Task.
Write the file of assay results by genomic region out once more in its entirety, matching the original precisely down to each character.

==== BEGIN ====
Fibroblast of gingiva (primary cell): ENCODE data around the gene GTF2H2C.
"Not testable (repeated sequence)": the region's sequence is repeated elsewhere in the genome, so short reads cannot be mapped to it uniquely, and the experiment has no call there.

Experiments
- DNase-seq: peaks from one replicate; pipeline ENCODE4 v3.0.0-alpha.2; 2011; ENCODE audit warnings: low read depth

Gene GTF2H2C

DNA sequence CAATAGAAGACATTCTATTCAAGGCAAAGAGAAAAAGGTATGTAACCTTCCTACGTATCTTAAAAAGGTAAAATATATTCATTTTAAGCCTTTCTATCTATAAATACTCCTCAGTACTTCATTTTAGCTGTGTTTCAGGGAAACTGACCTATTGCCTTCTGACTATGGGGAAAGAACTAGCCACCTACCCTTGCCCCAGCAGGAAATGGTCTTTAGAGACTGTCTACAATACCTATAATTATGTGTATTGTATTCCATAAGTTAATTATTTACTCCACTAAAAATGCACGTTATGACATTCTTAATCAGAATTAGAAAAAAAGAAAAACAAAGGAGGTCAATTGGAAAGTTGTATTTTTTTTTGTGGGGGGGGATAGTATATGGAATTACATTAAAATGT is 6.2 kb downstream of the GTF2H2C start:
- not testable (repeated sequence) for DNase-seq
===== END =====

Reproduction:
Fibroblast of gingiva (primary cell): ENCODE data around the gene GTF2H2C.
"Not testable (repeated sequence)": the region's sequence is repeated elsewhere in the genome, so short reads cannot be mapped to it uniquely, and the experiment has no call there.

Experiments
- DNase-seq: peaks from one replicate; pipeline ENCODE4 v3.0.0-alpha.2; 2011; ENCODE audit warnings: low read depth

Gene GTF2H2C

DNA sequence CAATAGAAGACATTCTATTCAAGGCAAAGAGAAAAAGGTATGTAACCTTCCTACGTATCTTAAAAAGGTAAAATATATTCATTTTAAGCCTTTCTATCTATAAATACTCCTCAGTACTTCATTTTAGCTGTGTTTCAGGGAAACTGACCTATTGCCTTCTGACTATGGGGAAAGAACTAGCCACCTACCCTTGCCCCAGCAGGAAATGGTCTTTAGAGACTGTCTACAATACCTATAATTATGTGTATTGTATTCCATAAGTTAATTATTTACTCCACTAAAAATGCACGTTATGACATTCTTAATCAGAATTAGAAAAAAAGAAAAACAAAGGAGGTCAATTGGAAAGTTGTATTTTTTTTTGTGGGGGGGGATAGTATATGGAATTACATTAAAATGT is 6.2 kb downstream of the GTF2H2C start:
- not testable (repeated sequence) for DNase-seq